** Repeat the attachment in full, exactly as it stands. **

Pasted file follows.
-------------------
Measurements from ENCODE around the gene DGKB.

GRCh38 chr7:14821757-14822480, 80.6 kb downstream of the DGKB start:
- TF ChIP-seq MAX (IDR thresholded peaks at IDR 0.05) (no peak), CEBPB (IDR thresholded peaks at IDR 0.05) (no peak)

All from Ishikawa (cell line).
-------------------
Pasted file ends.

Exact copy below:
Measurements from ENCODE around the gene DGKB.

GRCh38 chr7:14821757-14822480, 80.6 kb downstream of the DGKB start:
- TF ChIP-seq MAX (IDR thresholded peaks at IDR 0.05) (no peak), CEBPB (IDR thresholded peaks at IDR 0.05) (no peak)

All from Ishikawa (cell line).